The Marketing Girl’s Christmas Gift
“You should be in control of the project” is one of those ominous statements I dread hearing from any CEO. That usually precedes the coming of the Four Horsemen of the Apocalypse. When a CEO tells me that, it means a project has gone awry somewhere. Worse, it has become an unholy mess. If I want to survive the Spanish Inquisition, I better know exactly what caused it to disintegrate before the CEO even calls for me.
“What will you do about it?” is the question that triggers nightmares and seizures in even the most hardened marketer. Unfortunately, in marketing, that is the perennial question we all have to answer on a daily basis.
You do not answer that question with “let me think about it first.” To begin with, you should have been aware of the problem long before your CEO gets wind of it. The marketer who finds out about the problem from her CEO is a marketer who is not doing her job. It is your job to know a campaign is having issues, not your CEO’s. It is your duty to report that issue to your CEO, not the other way around.
Most of all, it is your responsibility to provide a solution upon reporting the situation to your CEO. You do not go to him telling him a campaign has hit a roadblock and, then, nothing. The CEO’s role is to approve or disapprove your proposed plan. It is not to think of one while you stand there evaluating the interior design of his office.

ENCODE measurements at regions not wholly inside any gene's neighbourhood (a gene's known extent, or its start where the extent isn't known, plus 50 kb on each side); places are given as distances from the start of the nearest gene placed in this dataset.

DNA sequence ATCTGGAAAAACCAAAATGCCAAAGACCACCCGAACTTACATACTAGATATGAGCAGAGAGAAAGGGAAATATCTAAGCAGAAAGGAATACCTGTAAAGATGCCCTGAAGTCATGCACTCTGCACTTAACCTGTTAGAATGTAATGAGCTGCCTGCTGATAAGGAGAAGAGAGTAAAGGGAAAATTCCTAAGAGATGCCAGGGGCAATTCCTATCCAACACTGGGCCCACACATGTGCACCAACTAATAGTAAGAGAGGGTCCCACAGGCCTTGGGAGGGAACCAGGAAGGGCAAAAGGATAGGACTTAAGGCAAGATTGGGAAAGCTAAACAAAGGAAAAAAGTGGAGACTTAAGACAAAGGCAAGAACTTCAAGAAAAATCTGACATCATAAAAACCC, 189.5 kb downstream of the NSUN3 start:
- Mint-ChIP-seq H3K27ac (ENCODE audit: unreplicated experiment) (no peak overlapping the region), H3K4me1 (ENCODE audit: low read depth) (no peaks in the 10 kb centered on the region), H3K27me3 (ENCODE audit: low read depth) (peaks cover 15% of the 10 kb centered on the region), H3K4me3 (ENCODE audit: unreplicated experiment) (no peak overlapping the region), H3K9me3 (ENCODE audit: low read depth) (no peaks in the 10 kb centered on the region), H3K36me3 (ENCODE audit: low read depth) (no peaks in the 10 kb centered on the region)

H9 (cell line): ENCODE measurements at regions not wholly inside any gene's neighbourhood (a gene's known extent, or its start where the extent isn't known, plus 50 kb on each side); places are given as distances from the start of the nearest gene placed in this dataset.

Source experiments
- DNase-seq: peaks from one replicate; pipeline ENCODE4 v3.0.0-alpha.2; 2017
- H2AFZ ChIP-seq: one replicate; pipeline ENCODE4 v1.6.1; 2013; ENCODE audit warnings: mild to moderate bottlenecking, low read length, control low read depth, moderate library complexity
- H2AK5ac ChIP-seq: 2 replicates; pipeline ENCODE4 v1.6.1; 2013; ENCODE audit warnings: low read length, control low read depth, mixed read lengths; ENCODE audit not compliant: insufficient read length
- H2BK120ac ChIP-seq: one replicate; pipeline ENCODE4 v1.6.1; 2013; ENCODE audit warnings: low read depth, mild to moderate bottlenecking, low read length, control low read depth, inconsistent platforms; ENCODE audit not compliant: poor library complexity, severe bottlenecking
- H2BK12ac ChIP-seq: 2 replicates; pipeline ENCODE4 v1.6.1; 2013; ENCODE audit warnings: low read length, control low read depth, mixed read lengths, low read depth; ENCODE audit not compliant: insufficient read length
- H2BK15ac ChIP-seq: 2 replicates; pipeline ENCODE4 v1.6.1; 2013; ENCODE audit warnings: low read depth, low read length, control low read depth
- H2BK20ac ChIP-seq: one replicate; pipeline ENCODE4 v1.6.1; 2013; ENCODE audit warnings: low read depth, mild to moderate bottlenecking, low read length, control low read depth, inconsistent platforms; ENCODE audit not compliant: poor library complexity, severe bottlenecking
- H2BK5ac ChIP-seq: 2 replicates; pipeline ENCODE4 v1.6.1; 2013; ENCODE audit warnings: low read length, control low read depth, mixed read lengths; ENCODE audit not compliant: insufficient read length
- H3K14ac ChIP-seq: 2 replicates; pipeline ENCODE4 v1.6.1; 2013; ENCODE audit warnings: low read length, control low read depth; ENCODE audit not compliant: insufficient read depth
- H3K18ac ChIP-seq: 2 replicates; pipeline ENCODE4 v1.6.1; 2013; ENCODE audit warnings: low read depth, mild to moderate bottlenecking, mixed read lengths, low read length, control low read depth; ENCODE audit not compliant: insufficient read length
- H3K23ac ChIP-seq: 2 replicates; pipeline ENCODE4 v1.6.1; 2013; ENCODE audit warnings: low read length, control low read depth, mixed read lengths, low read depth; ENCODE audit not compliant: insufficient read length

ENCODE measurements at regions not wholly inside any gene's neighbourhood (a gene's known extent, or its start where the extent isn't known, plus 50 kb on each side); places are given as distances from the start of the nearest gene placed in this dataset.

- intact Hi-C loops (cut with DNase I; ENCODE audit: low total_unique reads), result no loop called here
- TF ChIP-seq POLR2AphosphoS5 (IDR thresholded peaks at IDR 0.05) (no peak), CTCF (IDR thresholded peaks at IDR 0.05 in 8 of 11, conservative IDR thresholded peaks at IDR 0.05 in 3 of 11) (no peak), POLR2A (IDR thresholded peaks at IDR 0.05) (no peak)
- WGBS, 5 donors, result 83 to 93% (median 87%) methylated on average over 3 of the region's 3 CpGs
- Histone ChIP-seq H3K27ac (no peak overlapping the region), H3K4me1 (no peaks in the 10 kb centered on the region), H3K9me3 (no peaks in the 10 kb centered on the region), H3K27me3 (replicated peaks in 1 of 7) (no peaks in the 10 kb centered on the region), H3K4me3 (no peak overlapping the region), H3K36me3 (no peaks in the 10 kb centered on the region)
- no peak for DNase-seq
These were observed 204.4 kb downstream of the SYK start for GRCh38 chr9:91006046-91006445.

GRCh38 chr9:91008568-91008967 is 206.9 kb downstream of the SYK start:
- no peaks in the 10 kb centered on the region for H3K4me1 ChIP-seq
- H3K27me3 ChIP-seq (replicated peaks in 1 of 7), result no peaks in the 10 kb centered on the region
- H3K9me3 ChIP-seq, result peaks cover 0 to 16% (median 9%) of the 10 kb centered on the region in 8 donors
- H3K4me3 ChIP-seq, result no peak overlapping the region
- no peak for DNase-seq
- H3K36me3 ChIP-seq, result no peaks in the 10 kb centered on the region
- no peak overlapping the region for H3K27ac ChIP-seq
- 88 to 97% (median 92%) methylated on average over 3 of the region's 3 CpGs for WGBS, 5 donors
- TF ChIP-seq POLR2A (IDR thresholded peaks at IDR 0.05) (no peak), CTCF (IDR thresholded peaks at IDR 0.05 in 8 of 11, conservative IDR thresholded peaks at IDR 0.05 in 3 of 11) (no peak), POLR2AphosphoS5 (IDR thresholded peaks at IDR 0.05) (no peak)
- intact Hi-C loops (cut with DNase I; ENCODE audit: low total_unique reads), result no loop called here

Therefore, “let me think about it first” has no place in this scenario.
This kind of occupational hazard has wired most marketers to think on their feet. We are trained to come up with viable and realistic solutions at the exact moment problems arise. It is one thing to say we need time to iron out the details, quite another to say we have no ideas at all. Or worse, we don’t know what to do yet. The marketer who cannot hit the ground running is a marketer in need of a new career.
But, while that trait will serve you well in your marketing career, it may not do the same for your personal relationships.
As a marketer, it is deeply ingrained in me to come up with an immediate answer whenever I look at sales reports and financial statements, the holy grails of marketing. “Immediate” is the operative word.
Markets will not wait for me to finish my coffee. They’ll go on to buy the next product that is available to them when they need or want it. Competition is not going to slow down just because I’m having a surgery. They’re going to attempt to obliterate my product and who cares if I’m having a heart transplant. A brand crisis is not going to be put on hold all because Sleeping Beauty is still, well, sleeping. And while ceasefires happen due to the holidays, the marketing world continues to wage war for market share precisely because it is the holidays.
This sense of urgency and immediacy, then, can wreck havoc on your own personal relationships.
I get annoyed when family and friends are confronted with a problem and cannot find a solution for it in less than an hour. “I don’t know what to say” is a concept that confuses me because my marketing training requires I should always know what to say. I have no patience with silence even though I know that, for many people, they need silence first to mull over the problem in order to find a way to fix it. Maybe because, in marketing, we are expected to process issues the moment they happen.
As Christmas approaches, perhaps the best gift I can give to my loved ones and the people I value is the gift of patience. The willingness to wait, the ability to respect their space, the generosity of time, the understanding that different strokes work for different folks and the grace to accept that all creatures – great and small – are not made the same.
Just in case, though, I already placed an order for boxes of cookies and cupcakes. A brilliant marketer always has a Plan B.